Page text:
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« Reply #10 on: September 07, 2010, 12:20:31 AM »

It will be a Republican sweep.
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Zorag
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« Reply #11 on: November 03, 2010, 09:08:16 AM »

I am fairly pleased with the outcome.  Nowhere near what I would prefer, but should give us plenty of gridlock.  Fillibusters in the Senate, Republicans have the House and Democrats have the Presidency.  Palin had the magic touch with conservatives, but not so much with the public in general.  If I were a D, I would want her to keep running her mouth.  The Tea Party has been swallowed by the Republicans.  There will be more fallout from state races, but I will need some time to digest the info. 
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Talia
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« Reply #12 on: November 03, 2010, 10:43:32 AM »

Why is gridlock a good thing? Don't you want the goverment to have some chance of being effective at anything ever? Tongue

At least one Republican has stated plainly the party's entire mission is to ensure Obama is one-term president. Instead of, you know, helping run the country. But heck, why do that when you can be spiteful and seek ways to cause as much damage as humanly possible instead!

I'm just happy Delaware voters had the common sense not to elect the O'Donnell moron.
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Zorag
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« Reply #13 on: November 03, 2010, 10:53:43 AM »

Alaska, as of now, has elected a write in candidate to the US Senate.  This has not happened since Strom Thurman.  The 3rd party candidate for governor in CO received more votes than the Republican.  I absolutely love these 2 facts.  Rand Paul is going to the Senate!  I burst out laughing when they called that race.  My wife asked why and I told her he is a lunatic.  At least he agrees with my belief in limited government.  This is going to be a fun week for those of us who follow politics for the entertainment value.  I can't wait to hear the President's spin.
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Sgarre1
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« Reply #14 on: November 03, 2010, 11:55:34 AM »

Those who dislike either of their own parties should seriously check out the new episode of THIS AMERICAN LIFE - in particular, the segment on the life-long friends who found a tea party organization is painfully truthful about what the road to hell is paved with...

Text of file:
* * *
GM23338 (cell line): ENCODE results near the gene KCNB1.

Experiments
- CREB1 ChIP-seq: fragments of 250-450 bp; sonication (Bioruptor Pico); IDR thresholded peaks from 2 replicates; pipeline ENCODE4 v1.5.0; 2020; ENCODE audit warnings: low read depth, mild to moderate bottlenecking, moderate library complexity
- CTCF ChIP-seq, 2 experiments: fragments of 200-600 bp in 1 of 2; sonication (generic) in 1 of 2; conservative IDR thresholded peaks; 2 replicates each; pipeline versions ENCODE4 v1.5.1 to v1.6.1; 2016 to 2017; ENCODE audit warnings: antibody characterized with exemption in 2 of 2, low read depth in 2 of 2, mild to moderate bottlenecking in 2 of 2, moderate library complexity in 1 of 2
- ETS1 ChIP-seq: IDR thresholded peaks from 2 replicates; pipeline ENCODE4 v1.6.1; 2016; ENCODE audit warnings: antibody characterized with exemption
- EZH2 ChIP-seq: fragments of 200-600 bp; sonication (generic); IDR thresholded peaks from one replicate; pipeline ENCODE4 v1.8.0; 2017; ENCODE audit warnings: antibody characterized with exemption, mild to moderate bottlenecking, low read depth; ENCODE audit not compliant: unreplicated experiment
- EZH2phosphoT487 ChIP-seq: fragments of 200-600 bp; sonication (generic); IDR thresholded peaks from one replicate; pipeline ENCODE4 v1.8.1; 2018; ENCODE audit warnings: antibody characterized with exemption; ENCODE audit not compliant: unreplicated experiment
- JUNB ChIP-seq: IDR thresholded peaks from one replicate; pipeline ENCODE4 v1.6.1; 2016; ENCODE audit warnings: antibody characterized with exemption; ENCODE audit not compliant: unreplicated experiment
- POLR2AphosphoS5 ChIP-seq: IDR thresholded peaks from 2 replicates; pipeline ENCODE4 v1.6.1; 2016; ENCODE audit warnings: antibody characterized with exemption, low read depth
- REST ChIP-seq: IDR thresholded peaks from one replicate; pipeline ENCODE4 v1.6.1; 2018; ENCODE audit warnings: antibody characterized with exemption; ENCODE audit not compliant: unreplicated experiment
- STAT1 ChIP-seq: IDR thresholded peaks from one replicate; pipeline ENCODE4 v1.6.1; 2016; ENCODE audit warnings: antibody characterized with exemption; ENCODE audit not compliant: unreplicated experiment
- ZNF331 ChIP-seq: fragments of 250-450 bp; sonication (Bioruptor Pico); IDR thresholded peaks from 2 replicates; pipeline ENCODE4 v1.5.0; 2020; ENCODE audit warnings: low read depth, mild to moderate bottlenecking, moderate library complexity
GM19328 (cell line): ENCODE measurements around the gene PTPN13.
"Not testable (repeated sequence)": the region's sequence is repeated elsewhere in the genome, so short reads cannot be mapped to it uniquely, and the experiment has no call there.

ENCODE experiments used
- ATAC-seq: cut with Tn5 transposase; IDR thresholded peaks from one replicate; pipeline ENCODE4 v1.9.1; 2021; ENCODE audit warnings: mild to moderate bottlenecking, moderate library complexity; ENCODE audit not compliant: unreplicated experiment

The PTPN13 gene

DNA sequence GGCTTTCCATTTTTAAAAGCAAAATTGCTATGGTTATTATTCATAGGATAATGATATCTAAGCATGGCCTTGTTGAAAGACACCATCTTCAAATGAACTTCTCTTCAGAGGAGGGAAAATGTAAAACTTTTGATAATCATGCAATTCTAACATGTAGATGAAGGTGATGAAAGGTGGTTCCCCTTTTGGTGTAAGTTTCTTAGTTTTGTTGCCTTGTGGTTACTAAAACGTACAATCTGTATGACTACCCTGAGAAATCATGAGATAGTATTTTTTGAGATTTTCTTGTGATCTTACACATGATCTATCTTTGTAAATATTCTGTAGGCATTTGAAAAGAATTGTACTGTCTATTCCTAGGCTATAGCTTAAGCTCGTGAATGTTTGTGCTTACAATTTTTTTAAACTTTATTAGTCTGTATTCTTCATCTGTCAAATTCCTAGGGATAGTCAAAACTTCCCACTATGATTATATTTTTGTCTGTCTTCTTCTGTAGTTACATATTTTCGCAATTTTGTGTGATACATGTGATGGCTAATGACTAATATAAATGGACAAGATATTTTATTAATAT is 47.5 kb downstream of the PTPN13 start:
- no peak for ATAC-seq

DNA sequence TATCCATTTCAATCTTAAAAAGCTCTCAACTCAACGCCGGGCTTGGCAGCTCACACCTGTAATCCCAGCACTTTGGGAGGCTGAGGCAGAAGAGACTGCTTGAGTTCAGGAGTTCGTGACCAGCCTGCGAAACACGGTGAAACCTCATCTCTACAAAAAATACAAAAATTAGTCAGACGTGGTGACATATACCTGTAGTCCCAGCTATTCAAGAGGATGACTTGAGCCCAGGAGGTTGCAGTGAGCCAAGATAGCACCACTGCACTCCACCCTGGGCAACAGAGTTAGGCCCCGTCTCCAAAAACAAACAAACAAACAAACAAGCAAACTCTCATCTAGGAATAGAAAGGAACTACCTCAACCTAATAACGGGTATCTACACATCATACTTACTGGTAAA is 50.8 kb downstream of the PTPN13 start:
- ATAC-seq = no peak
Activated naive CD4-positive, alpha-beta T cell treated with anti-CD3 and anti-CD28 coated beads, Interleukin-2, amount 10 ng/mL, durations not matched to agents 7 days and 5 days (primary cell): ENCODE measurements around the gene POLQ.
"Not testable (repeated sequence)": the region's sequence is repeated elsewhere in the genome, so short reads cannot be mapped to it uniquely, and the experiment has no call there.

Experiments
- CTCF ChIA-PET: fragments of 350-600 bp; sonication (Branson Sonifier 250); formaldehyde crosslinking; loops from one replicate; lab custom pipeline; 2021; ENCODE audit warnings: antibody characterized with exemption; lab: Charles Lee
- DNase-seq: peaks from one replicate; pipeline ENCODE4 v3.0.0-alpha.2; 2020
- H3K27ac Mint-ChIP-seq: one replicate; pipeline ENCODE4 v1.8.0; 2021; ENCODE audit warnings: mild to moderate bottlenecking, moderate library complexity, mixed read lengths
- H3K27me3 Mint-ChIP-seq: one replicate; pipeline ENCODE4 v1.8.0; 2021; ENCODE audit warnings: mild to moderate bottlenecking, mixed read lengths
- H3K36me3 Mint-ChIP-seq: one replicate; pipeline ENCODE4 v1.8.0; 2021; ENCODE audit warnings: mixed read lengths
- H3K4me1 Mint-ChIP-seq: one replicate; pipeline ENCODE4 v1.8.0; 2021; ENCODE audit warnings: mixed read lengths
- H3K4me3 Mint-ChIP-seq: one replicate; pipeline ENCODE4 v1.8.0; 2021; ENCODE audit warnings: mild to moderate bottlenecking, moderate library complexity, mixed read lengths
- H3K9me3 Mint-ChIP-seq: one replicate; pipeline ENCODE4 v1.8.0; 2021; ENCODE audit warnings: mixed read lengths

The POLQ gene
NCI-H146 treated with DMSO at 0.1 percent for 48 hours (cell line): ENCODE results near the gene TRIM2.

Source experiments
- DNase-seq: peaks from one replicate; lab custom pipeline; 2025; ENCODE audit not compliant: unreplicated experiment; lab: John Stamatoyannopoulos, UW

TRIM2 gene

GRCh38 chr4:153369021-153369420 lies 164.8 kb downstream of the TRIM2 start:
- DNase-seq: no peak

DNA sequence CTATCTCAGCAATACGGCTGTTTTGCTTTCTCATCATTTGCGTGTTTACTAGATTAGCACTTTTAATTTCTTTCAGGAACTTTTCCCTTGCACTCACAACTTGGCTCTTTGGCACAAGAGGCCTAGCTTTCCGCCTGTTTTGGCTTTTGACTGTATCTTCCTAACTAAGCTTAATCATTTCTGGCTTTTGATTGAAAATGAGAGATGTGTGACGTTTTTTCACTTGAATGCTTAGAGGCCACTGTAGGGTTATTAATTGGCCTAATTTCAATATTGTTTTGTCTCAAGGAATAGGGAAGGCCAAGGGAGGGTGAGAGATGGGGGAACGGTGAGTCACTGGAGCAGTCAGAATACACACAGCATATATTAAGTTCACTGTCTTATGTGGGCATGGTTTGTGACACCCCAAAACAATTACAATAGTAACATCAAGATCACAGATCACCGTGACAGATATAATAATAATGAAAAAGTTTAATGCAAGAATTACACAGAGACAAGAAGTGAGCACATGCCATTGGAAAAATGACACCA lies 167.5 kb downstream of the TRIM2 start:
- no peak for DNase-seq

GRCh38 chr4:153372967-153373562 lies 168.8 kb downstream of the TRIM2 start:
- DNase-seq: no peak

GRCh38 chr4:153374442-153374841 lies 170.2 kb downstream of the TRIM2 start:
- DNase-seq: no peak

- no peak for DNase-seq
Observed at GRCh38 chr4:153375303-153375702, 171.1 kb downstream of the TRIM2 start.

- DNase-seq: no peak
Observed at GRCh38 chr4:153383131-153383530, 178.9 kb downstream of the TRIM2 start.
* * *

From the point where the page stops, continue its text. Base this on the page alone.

http://www.thisamericanlife.org/radio-archives/episode/417/this-party-sucks
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Zorag
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« Reply #15 on: November 03, 2010, 12:16:14 PM »

Listening to President Obama, it appears that he is keeping his cards close to his vest.  I get the feeling he wants to keep pushing his agenda, but does not know the best approach yet. 

Before anyone reads this as an attack, it is not.  It is his right to do what he feels is best, or just plain wants to.  He will have to face whatever consequences his actions bring on.
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Talia
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« Reply #16 on: November 03, 2010, 02:04:23 PM »

Alaska, as of now, has elected a write in candidate to the US Senate.  This has not happened since Strom Thurman.  The 3rd party candidate for governor in CO received more votes than the Republican.  I absolutely love these 2 facts.  Rand Paul is going to the Senate!  I burst out laughing when they called that race.  My wife asked why and I told her he is a lunatic.  At least he agrees with my belief in limited government.  This is going to be a fun week for those of us who follow politics for the entertainment value.  I can't wait to hear the President's spin.

That's pretty cool, I must agree. About Alaska, that is. Not about Rand "headstomper" Paul, who's a douche (Yes, I know it wasnt actually him who headstomped, but it just fits so nicely into the line that way!).
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Fenrix
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« Reply #17 on: November 03, 2010, 03:14:18 PM »

Why is gridlock a good thing? Don't you want the goverment to have some chance of being effective at anything ever? Tongue

Lack of action from the Federal government may very well be the best thing for us. Sure, they can't actively help. But they also can't actively harm.
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Zorag
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« Reply #18 on: November 03, 2010, 03:54:34 PM »

Limited Federal Government, FTW!  States Rights!
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stePH
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« Reply #19 on: November 03, 2010, 04:05:16 PM »

Giant Douche... Turd Sandwich... all the stuff's the same.